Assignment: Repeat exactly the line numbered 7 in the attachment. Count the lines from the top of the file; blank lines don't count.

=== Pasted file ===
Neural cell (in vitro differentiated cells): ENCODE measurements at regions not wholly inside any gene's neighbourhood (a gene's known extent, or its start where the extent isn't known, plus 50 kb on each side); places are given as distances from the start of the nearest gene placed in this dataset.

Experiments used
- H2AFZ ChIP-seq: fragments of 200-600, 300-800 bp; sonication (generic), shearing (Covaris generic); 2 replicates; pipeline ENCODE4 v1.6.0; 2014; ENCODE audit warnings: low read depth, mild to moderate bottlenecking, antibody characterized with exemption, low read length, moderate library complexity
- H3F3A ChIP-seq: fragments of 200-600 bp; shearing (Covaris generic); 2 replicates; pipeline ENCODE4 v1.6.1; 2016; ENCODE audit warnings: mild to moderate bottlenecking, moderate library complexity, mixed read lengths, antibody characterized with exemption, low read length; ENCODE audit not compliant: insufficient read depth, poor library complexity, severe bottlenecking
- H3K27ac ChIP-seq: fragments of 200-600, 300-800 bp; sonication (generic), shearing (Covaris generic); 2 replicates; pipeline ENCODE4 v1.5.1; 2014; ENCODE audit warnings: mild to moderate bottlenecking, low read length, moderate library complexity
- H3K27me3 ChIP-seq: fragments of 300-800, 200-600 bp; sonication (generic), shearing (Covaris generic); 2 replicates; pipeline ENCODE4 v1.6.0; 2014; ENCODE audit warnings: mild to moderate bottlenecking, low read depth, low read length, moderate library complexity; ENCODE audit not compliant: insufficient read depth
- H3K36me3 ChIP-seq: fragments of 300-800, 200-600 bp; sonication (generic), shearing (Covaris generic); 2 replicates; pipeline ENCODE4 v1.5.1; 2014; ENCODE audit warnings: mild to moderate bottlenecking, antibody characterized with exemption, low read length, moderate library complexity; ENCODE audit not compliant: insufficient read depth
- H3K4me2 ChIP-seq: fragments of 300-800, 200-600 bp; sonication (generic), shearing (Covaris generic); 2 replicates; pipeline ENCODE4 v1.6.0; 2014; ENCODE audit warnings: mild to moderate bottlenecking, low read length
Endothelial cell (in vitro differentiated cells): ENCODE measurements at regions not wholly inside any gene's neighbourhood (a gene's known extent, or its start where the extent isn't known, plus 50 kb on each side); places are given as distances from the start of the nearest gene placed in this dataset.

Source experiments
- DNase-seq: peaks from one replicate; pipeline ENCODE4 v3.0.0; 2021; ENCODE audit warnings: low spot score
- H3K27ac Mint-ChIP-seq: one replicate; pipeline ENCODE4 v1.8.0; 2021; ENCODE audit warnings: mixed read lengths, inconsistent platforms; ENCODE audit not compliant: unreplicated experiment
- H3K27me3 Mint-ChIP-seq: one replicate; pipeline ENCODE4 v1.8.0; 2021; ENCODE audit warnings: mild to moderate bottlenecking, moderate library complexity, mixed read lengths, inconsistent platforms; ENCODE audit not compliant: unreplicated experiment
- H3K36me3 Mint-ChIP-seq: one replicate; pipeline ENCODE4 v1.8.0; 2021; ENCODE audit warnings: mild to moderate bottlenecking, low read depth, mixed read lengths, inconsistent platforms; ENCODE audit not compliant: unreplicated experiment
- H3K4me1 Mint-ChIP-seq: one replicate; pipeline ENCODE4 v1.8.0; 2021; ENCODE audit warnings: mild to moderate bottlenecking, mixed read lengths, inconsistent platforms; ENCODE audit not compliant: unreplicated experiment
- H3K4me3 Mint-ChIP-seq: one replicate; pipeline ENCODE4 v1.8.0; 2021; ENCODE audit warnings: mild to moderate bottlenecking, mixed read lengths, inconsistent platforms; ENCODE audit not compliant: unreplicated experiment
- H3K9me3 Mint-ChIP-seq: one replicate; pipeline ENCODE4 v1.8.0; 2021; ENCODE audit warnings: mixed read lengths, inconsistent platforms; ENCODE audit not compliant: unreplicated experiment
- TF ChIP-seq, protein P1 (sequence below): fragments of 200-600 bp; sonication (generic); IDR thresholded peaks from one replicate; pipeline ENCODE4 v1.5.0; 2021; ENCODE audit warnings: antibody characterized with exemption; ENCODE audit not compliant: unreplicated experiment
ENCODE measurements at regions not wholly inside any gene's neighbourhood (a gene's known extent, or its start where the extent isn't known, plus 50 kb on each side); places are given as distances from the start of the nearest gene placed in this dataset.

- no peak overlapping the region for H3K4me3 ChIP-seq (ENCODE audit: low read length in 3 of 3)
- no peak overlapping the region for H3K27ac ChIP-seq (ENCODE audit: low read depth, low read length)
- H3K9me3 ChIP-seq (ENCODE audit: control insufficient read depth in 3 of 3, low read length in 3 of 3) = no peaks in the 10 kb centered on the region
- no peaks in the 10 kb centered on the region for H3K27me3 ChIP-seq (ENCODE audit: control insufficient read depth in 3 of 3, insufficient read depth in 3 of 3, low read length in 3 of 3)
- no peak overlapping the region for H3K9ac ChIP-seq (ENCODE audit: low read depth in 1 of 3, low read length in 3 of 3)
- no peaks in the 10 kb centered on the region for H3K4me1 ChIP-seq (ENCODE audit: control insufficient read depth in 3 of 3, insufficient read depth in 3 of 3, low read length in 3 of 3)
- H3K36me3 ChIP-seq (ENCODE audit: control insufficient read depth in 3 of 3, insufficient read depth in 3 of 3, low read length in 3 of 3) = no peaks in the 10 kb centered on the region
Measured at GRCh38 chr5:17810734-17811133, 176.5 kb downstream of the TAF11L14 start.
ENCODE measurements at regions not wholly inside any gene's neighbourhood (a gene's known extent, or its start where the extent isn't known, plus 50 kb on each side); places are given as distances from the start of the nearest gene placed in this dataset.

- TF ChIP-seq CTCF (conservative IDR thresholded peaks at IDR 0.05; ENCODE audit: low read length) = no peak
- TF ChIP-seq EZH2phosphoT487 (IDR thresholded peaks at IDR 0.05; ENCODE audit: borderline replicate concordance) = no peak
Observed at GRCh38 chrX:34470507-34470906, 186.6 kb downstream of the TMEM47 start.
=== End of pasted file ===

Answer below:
- H3K36me3 ChIP-seq: fragments of 300-800, 200-600 bp; sonication (generic), shearing (Covaris generic); 2 replicates; pipeline ENCODE4 v1.5.1; 2014; ENCODE audit warnings: mild to moderate bottlenecking, antibody characterized with exemption, low read length, moderate library complexity; ENCODE audit not compliant: insufficient read depth